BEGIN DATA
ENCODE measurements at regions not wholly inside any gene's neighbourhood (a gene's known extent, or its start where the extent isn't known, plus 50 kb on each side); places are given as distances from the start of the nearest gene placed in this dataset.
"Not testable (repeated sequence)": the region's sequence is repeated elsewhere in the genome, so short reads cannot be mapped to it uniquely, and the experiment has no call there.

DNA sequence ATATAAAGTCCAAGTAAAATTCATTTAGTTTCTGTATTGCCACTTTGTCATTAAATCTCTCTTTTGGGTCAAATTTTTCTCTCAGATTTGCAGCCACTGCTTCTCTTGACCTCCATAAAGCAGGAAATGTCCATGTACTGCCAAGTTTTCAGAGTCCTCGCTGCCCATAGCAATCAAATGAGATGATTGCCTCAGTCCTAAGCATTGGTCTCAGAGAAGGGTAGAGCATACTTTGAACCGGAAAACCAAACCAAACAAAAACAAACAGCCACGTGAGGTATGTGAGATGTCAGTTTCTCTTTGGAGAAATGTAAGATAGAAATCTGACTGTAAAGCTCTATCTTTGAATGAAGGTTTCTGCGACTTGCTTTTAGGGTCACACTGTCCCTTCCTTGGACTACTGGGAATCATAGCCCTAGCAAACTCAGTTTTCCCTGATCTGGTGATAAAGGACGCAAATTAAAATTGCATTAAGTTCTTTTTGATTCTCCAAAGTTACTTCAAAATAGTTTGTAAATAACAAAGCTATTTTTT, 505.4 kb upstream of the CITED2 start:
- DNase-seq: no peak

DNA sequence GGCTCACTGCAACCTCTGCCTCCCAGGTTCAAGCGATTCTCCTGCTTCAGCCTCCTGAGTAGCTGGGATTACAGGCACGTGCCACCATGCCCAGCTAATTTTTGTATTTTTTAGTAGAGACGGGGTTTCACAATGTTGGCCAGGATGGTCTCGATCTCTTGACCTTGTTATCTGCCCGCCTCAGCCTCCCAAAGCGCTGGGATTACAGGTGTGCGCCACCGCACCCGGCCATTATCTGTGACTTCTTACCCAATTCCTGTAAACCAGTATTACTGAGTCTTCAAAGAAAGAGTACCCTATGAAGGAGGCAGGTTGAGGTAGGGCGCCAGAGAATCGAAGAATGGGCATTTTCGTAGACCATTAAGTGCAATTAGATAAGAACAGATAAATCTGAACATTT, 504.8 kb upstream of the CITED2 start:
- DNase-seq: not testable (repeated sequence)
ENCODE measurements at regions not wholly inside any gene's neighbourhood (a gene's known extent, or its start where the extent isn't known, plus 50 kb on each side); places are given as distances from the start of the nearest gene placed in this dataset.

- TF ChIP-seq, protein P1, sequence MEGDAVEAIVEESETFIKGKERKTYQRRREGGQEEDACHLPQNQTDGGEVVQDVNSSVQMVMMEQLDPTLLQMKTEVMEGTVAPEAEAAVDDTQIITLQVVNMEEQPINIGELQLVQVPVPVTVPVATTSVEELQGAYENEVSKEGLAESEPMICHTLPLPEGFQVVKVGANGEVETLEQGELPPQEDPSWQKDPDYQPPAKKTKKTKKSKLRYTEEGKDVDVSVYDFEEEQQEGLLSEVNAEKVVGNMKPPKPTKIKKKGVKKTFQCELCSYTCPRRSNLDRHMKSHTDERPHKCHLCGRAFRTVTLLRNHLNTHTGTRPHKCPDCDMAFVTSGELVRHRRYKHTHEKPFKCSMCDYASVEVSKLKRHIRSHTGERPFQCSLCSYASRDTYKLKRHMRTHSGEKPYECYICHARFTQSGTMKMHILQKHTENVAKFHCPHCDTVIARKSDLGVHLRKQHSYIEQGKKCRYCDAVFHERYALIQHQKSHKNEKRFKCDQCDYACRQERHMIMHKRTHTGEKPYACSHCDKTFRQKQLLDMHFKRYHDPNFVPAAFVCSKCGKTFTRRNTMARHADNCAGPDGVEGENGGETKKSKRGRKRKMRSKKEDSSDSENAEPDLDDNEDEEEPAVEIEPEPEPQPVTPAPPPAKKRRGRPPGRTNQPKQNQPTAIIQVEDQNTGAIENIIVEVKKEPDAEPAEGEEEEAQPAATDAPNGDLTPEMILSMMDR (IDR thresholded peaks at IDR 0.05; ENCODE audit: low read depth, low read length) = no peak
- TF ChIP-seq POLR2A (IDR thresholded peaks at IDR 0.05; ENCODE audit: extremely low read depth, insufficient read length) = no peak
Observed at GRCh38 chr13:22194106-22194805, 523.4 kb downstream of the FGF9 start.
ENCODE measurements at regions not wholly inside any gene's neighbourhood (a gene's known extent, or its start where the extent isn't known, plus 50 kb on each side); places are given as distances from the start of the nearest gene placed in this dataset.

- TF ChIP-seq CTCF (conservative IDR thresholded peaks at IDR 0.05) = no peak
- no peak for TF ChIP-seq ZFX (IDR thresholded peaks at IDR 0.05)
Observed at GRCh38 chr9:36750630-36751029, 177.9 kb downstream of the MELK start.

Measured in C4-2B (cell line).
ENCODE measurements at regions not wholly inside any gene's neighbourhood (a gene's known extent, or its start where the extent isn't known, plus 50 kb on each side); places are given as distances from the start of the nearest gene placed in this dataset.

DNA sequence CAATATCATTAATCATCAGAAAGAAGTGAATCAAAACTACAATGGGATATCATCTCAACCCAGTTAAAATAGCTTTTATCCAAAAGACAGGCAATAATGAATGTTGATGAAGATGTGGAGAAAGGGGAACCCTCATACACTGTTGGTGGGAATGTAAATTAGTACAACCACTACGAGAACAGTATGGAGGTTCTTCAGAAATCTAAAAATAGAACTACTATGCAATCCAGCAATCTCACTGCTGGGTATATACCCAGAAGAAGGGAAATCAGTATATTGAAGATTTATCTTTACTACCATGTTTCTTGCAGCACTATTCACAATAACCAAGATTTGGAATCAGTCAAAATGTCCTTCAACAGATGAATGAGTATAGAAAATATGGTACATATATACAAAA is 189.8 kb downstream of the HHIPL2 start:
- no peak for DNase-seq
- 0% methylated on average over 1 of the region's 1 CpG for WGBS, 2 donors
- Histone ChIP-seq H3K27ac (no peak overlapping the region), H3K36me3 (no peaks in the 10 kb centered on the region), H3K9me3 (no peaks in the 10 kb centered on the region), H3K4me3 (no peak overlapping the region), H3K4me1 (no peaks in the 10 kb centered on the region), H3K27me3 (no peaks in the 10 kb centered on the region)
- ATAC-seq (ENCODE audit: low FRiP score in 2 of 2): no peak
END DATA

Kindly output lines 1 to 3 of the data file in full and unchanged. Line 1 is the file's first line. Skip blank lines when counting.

ENCODE measurements at regions not wholly inside any gene's neighbourhood (a gene's known extent, or its start where the extent isn't known, plus 50 kb on each side); places are given as distances from the start of the nearest gene placed in this dataset.
"Not testable (repeated sequence)": the region's sequence is repeated elsewhere in the genome, so short reads cannot be mapped to it uniquely, and the experiment has no call there.

DNA sequence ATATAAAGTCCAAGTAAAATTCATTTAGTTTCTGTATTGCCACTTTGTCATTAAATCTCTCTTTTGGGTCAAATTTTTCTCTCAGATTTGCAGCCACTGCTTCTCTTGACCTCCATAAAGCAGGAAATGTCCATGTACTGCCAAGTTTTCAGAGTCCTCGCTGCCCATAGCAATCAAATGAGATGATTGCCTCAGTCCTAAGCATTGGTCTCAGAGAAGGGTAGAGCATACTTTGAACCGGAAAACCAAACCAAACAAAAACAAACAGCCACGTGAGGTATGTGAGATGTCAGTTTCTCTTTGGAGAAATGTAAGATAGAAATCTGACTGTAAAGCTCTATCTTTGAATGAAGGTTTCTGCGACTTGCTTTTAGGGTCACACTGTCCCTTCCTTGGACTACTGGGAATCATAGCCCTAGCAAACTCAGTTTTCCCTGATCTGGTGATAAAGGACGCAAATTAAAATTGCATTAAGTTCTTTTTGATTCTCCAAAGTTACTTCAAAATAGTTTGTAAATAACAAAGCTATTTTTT, 505.4 kb upstream of the CITED2 start: